Exercise 19 For HWK due Tues, Oct 2: 1. Show that

is homeomorphic to an open ball in

.
n

2. Do Munkres p111, no. 1,3,

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Lecture 7: Cts Fns concluded; More on Product Topology (Refer to Munkres 18,19) Weve dened and characterized continuous functions, but well need to know some facts about them, given here for reference without proof (but see Munkres p108): 1. Constant functions are continuous 2. An inclusion function i : A X is continuous 3. If f : X Y and g : Y Z are continuous, so is g f : X Z 4. If A X, and f : X Y is continuous, then f |A : A Y is continuous 5. If X = U , a function f : X Y is continuous if f |U : U Y is continuous for each . Having dened continuous functions, we might want to know how this idea relates to the way we know how to build new topological spaces from old ones - the product topology. Theorem 16 If f : A X Y is given by coordinate functions f1 and f2 as f (a) = (f1 (a), f2 (a)), then f is continuous if and only if f1 : A X and f2 : A Y are both continuous. Proof: The product X Y has the two projection maps 1 : X Y X and 2 : X Y Y , which are both continuous, since
1 1 (U) = U Y

which is open if U is (and similarly for 2 ). Now the coordinate functions are just fi (a) = i (f (a)) Now if f is continuous, then these are composites of continuous functions, hence continuous. On the other hand, if each fi is continuous, then we want to show that f 1 of a basis element in the product topology is open in A. Such an element is U V for open sets U X and V Y . Now, a f 1 (U V ) i f (a) U V , 28

1 1 which means f1 (a) U and f2 (a) V . So f 1 (U V ) = f1 (U) f2 (V ). This is the intersection of two open sets, hence open.

This theorem is closely related to the universal property of the product in category theory: a product of X and Y is an object X Y together with projection maps 1 and 2 such that any other object with maps f1 and f2 into X and Y has a unique map f into X Y with fi = i f . When we are talking about topological spaces, all these maps must be continuous. Our aim in this lecture is to state a similar theorem for much bigger product spaces... We can dene a product topology on the product of more than two sets - indeed, of an innite collection of sets! Denition 21 If {X }I is a collection of sets, and X = can dene the cartesian product of the X to be: X = {f : I X|f () X }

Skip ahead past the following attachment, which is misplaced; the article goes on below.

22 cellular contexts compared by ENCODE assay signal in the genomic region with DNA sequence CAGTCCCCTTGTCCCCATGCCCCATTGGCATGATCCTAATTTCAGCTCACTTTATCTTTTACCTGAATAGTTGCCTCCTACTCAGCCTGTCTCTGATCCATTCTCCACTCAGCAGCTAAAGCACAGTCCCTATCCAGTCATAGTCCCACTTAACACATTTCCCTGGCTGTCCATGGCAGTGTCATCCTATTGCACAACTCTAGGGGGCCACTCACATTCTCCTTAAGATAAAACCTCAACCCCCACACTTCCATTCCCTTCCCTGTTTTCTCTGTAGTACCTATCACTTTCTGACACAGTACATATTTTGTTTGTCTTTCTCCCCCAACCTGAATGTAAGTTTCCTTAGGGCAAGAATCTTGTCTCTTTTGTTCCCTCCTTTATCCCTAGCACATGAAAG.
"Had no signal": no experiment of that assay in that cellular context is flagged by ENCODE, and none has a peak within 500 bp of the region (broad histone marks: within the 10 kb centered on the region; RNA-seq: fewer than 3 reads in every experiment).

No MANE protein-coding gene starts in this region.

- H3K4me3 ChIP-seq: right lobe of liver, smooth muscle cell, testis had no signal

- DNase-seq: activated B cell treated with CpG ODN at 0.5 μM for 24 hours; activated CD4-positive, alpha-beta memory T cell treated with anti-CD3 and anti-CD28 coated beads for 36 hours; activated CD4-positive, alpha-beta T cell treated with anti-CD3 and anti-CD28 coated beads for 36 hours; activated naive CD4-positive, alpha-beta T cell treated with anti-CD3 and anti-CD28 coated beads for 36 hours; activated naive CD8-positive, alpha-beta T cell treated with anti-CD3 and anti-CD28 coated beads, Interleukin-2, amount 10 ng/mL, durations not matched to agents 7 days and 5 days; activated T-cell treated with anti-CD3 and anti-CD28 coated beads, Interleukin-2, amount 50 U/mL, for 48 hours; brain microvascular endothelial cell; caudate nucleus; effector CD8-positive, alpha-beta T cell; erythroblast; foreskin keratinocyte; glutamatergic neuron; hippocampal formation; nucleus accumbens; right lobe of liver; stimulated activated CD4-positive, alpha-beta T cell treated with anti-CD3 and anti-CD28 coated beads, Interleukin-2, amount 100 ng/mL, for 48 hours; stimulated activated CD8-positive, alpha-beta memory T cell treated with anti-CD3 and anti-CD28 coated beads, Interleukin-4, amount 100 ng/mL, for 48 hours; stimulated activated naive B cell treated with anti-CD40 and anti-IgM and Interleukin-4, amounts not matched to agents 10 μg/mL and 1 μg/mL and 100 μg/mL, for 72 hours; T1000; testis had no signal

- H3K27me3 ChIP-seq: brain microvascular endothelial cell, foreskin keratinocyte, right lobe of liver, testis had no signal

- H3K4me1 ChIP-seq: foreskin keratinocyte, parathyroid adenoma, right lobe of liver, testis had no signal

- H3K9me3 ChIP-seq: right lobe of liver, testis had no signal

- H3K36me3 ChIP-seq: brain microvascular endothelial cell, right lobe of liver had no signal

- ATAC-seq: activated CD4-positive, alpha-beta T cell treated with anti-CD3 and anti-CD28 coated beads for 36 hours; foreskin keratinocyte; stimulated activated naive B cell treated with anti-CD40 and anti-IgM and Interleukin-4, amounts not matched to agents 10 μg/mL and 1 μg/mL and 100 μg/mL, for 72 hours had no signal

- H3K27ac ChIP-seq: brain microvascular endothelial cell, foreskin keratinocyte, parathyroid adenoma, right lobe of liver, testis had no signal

I

X , then we

and the th projection map is a function :


I

X X

given by (f ) = f (). That is, the cartesian product is the set of all ways of choosing, for each index , an element of X (by the function f ). The projection maps pick out the value of the function at some index. If I = {1, . . . , n} this agrees with the usual idea that a product consists of n-tuples, and the projection maps pick out the component in some position. Now what about a topology on this? Denition 22 If the X in the above product are topological spaces, then the box topology is the one generated by the basis consisting of all sets U
I

where U X is open for each . The product topology is the one generated by the subbasis consisting of 1 all sets of the form (U for any , and U an open set is X . 29

Notice that we already proved that for the product of two sets, these are the same. However, generating a topology from a subbasis means taking all unions of all nite intersections. So while the box topology is generated by boxes - which are products of any choice of open sets in each X , the product topology is generated by a basis of boxes which are products of the whole space X for all but nitely many , and any open set in the rest. The product topology is the usual one on a general product of topological spaces - although it is coarser, in general, for innite collections. Now here are some important facts about the box and product topologies: Theorem 17 If the topology on the space X is given by a basis B , then a basis for the box topology is the collection of all sets I B where B B . A basis for the product topology is the collection of all sets of this form where all but nitely many of the B are just X . Exercise 20 Convince yourself that these are bases, and that they generate the right topologies. Next, we point out some results that show both the box and product topologies get along with subspaces, closure, and the property of being Hausdor: Theorem 18 If A X for each , then A
I I

is a subspace if both have the box/product topology. (That is, the subspace topology in the box topology is the box topology on the subspace, and similar for the product topology.) Exercise 21 Check this. Theorem 19 A product of Hausdor spaces is still a Hausdor space in either the box or product topologies. Exercise 22 Check this. 30

Theorem 20 If A X for each , and the product of the X is given either the box or product topology then the closures satsify: A = (See Munkres for a proof). Finally, we have a theorem like the one we began with - and this one distinguishes between the box and product topologies! Theorem 21 If f : A
I

X is given by component functions as:

f (a) = (f (a))I where f : A X , and I X has the product topology, then f is continuous if and only if each f is continuous. (The proof is similar to that for a product of two spaces - see also Munkres p117). However, the analogous theorem is false for the box topology!